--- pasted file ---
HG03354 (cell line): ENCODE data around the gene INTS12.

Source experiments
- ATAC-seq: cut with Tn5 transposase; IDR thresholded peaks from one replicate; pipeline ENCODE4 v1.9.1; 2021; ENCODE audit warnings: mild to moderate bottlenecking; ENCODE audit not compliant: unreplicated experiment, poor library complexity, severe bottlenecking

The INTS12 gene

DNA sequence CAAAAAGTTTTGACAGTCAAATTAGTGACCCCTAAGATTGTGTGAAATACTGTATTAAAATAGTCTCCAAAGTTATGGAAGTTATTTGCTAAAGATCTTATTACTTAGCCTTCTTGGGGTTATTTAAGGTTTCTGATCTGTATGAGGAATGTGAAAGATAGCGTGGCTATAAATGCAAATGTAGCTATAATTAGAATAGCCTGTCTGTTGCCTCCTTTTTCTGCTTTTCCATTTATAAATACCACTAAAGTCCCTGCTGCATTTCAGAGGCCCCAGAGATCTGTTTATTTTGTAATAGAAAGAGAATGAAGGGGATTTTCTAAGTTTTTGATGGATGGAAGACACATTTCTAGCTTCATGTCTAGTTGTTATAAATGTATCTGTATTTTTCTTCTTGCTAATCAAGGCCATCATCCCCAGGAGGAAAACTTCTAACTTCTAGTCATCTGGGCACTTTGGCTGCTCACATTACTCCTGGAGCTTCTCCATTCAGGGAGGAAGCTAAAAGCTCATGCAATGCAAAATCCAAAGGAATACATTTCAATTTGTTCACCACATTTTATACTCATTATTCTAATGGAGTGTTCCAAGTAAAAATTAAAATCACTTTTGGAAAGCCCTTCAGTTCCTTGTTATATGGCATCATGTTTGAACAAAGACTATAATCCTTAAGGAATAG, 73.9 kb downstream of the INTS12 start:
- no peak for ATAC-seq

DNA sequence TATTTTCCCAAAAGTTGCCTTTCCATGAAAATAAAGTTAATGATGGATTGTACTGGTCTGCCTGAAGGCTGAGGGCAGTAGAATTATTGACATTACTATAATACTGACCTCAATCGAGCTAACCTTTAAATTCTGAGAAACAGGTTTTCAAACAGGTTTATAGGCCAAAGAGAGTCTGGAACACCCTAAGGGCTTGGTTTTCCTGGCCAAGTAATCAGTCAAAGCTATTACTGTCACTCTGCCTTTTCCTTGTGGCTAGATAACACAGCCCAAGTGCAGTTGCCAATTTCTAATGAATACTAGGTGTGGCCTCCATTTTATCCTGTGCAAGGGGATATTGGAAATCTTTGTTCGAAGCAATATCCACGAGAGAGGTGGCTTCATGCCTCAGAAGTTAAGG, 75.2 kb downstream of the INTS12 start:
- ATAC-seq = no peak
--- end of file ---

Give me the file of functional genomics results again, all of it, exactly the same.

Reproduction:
HG03354 (cell line): ENCODE data around the gene INTS12.

Source experiments
- ATAC-seq: cut with Tn5 transposase; IDR thresholded peaks from one replicate; pipeline ENCODE4 v1.9.1; 2021; ENCODE audit warnings: mild to moderate bottlenecking; ENCODE audit not compliant: unreplicated experiment, poor library complexity, severe bottlenecking

The INTS12 gene

DNA sequence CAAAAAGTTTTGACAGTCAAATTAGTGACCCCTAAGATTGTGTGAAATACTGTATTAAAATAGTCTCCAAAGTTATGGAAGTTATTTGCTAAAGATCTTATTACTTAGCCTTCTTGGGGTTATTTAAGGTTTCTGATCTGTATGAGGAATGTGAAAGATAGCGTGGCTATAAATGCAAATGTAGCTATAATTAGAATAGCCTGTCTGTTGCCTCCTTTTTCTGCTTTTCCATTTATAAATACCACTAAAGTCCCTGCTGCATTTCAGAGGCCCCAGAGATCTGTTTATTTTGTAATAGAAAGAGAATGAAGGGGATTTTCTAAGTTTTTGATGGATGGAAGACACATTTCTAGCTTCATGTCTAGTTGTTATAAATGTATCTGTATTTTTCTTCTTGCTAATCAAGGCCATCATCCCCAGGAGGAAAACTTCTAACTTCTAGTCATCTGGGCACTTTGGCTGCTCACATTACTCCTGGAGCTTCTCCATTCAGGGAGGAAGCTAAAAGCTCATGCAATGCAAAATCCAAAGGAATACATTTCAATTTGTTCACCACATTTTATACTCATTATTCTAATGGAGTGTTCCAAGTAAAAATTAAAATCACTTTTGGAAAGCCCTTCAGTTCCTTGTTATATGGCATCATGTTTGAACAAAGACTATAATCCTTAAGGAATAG, 73.9 kb downstream of the INTS12 start:
- no peak for ATAC-seq

DNA sequence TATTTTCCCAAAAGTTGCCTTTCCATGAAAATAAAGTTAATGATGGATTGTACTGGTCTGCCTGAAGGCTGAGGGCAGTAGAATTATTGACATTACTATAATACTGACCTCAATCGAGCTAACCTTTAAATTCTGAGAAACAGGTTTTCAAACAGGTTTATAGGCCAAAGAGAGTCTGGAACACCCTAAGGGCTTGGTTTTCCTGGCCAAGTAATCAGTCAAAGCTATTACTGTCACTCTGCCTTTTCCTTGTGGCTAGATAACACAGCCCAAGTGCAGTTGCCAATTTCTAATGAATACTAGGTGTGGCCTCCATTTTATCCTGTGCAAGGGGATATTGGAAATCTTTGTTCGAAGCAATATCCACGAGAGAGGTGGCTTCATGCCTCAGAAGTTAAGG, 75.2 kb downstream of the INTS12 start:
- ATAC-seq = no peak